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The Bruges Group spearheaded the intellectual battle to win a vote to leave the European Union and, above all, against the emergence of a centralised EU state.
The Bruges Group spearheaded the intellectual battle to win a vote to leave the European Union and, above all, against the emergence of a centralised EU state.
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Our Last, Great, Opportunity

London-sky

Those fond of disasters unhesitatingly claim that the seeds of the next catastrophe are created in the current one. One can understand the theory. Tulip Mania, the South Sea; Mississippi; Junk Bond and Dot-Com Bubbles are all examples of feverish speculation gone wrong. The problem does not, however, lie solely with get rich quick dreamers and spivs. Since the Roman banking crisis of 33 AD, dodgy bankers, profligate governments and creative ways of debasing currency have caused most crises. If currency were still coin, governments would now be clipping the clippings. Instead, today it is done electronically accompanied by pious claims that Quantitative Easing (AKA Money Printing) is a moral good. Rather, it is a means of protecting the hubristically incompetent from the result of their actions. It does more than protect, bizarrely it rewards the wayward few at the expense of ordinary taxpayers.


So insidious has the 'Quick' money culture become that many look upon their home, not as a dwelling, but a casino chip. A chip that always lands on the winning number. Indeed, our economy has come to resemble a Casino, with the finance industry as croupiers. The government has become the source of a never-ending supply of chips for them to take off the punters. The 2007 financial crisis exposed the failing of banks and regulators; sub prime mortgages were this century's junk bond. Gobbled up by banks, who cast aside sound finance and the golden risk reward ratio, thus exposing their smoke and mirror balance sheets. The problem could have been fixed. It was not, because of a lack of courage and the simple fact that there was no one to blame. All those in charge had created the problem, and without a place to hide it was easier to print money and pat each other's backs.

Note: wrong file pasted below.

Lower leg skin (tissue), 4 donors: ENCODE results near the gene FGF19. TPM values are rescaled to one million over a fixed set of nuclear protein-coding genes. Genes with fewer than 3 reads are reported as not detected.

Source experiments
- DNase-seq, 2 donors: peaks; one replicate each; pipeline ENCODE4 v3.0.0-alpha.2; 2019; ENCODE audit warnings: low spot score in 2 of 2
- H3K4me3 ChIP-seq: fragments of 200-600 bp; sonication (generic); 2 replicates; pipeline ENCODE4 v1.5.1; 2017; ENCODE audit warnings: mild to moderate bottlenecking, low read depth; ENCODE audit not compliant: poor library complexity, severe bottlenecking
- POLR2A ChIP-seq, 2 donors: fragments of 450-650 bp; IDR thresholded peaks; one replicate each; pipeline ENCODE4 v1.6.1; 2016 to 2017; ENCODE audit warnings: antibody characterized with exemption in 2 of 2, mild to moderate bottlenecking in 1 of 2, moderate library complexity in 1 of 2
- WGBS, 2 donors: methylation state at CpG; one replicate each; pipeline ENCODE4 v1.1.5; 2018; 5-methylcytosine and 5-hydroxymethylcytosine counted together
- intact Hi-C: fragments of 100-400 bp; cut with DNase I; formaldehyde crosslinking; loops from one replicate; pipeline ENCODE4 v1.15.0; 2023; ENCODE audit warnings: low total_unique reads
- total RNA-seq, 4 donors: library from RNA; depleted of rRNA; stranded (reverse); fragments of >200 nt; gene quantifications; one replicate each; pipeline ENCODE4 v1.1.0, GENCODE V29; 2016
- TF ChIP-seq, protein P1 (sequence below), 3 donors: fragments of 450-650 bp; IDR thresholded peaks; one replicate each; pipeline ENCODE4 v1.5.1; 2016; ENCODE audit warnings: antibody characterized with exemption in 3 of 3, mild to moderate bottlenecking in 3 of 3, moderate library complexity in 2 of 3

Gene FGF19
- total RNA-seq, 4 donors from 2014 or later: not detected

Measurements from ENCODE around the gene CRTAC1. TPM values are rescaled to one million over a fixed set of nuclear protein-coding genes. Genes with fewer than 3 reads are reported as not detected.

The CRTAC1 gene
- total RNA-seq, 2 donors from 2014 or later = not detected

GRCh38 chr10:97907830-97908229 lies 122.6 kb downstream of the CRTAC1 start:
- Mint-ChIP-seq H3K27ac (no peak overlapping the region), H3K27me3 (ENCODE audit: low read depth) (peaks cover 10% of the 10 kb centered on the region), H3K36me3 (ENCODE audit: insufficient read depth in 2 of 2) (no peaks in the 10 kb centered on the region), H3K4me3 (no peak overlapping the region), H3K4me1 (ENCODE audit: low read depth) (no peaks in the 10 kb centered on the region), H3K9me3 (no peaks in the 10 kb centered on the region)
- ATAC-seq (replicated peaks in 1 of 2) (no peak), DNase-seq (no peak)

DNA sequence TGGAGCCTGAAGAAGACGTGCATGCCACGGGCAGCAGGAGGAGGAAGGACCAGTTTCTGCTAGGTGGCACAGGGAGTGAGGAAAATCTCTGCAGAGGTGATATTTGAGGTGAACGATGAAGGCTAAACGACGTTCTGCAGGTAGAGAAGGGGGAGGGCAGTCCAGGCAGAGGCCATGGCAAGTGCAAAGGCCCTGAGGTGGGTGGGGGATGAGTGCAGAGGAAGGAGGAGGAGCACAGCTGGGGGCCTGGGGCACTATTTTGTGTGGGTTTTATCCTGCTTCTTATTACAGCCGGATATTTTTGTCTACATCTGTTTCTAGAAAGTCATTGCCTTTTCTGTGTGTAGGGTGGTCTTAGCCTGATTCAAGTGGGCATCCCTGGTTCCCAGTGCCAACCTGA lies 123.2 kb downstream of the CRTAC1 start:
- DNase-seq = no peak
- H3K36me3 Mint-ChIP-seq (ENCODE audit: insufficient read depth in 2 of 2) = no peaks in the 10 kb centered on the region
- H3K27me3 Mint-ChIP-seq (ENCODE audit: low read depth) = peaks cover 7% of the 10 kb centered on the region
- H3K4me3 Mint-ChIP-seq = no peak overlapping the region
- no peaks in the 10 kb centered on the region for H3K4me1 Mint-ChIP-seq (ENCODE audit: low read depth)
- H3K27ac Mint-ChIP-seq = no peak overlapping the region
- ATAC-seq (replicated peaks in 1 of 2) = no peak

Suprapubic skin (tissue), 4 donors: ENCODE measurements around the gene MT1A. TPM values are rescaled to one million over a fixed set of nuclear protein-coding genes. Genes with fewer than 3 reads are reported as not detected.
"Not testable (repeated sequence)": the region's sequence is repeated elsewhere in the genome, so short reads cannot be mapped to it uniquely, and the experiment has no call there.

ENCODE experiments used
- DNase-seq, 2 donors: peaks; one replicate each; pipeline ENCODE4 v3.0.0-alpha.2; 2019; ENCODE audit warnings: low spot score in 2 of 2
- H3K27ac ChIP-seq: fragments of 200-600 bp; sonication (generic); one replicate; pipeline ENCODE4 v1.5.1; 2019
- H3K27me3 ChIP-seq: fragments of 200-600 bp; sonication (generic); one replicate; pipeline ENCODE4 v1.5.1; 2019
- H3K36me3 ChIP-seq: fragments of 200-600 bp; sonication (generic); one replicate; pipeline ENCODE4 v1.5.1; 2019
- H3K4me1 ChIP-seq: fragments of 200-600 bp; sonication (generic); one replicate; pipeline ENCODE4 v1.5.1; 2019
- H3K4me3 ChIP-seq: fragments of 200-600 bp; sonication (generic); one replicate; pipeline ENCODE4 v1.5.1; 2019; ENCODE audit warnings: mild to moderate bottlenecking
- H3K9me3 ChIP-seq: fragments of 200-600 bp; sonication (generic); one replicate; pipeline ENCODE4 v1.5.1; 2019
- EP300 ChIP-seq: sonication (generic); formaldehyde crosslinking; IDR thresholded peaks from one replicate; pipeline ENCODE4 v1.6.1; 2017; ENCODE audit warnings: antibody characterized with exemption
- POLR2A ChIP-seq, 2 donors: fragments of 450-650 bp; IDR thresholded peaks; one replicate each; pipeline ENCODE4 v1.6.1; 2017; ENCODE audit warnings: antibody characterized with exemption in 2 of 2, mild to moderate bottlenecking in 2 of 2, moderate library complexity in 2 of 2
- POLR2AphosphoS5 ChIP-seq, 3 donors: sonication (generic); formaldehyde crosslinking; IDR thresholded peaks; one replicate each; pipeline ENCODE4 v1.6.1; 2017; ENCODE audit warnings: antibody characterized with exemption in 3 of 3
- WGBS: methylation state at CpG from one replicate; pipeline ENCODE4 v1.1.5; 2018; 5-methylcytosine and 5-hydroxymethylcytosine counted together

The pandemic presents a rare opportunity, which although born of tragedy, can alter our future for good. To find the way to the future we need to look back. Not to repeat the mistakes that have bedevilled us since 33 AD, but to search for alternatives that worked – policies that delivered results. Of course, not all crises are caused by human greed and folly. Some are natural disasters. Others are an unfortunate combination. I suggest that considering two of those, offers lessons and hope for our future.


The devastating fires that followed San Francisco's 1906 earthquake, lock seized most banks vaults. It left over 3,000 people dead, and destroyed more than 28,000 buildings. Two years before, Amadeo Peter Giannini had set up the Bank of Italy. Hiding cash under rubbish in a garbage truck he got his small bank's money to safety past mobs of rioters and thugs. Vowing to help rebuild the city, Giannini, quickly put his plans into action. He chartered and financed two ships loaded with lumber from Washington and Oregon mills. These cargos provided the initial reconstruction materials. Then, he opened his bank amongst the rubble, on a plank across two barrels, and set about lending money. His criteria were simple. If he thought he could trust you, he shook your hand. He lent money primarily to small businesses and vowed to help San Francisco rise again. Later, he recalled that all the loans had been repaid. Through shrewd investment and merger, Bank of Italy became Bank of America. San Francisco was fully rebuilt by 1915.


The depressions of the 20s and 30 cannot be ascribed to a natural disaster – although WW1 was a disaster and ended with a natural one – Spanish flu. There was not much breathing space before the dust bowl severely damaged US agriculture. Combatants struggled with seemingly unbearable debt. The bankers and stock exchange 'investors' gambled as if nothing had happened. Indeed, the Federal Reserve, concerned by the widespread belief that the stock market would continue to rise forever, warned about the dangers of speculation on March 25, 1929, and so a terrible series of war, pandemic, weather, greed and stupidly combined in a cataclysm that threatened most of the world for the next ten years. There were exceptions.